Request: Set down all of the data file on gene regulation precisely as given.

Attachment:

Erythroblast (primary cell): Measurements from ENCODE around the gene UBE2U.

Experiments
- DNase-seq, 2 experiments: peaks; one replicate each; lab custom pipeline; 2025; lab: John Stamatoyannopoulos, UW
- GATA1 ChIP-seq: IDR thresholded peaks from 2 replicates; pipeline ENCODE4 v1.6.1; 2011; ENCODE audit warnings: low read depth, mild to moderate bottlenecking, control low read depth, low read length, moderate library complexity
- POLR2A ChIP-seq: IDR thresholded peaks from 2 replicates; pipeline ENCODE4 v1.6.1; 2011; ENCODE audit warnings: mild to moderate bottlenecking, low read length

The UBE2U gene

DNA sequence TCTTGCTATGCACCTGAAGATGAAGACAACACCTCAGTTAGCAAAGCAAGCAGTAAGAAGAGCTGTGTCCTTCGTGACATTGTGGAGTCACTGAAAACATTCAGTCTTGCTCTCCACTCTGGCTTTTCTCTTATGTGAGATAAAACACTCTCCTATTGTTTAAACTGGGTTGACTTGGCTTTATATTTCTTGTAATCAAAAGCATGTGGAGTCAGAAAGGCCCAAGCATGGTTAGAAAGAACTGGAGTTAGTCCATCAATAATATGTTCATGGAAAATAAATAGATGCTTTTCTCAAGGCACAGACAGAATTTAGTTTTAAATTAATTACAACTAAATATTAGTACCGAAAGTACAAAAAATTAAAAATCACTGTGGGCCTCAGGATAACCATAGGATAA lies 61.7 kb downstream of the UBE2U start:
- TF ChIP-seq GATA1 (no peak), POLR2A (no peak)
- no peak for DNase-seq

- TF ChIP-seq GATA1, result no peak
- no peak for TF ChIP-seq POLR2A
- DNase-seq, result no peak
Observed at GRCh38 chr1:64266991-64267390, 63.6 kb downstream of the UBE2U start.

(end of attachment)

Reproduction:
Erythroblast (primary cell): Measurements from ENCODE around the gene UBE2U.

Experiments
- DNase-seq, 2 experiments: peaks; one replicate each; lab custom pipeline; 2025; lab: John Stamatoyannopoulos, UW
- GATA1 ChIP-seq: IDR thresholded peaks from 2 replicates; pipeline ENCODE4 v1.6.1; 2011; ENCODE audit warnings: low read depth, mild to moderate bottlenecking, control low read depth, low read length, moderate library complexity
- POLR2A ChIP-seq: IDR thresholded peaks from 2 replicates; pipeline ENCODE4 v1.6.1; 2011; ENCODE audit warnings: mild to moderate bottlenecking, low read length

The UBE2U gene

DNA sequence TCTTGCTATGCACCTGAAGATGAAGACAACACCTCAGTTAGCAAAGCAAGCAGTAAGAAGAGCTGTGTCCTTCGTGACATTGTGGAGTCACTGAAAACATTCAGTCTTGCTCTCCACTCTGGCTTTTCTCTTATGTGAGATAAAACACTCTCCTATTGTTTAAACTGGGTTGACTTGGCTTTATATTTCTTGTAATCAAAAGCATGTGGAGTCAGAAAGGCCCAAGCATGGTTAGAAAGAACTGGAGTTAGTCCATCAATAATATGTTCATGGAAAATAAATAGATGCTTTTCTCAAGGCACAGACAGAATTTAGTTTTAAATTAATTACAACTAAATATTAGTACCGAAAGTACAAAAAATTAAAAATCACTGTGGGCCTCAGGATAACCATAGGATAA lies 61.7 kb downstream of the UBE2U start:
- TF ChIP-seq GATA1 (no peak), POLR2A (no peak)
- no peak for DNase-seq

- TF ChIP-seq GATA1, result no peak
- no peak for TF ChIP-seq POLR2A
- DNase-seq, result no peak
Observed at GRCh38 chr1:64266991-64267390, 63.6 kb downstream of the UBE2U start.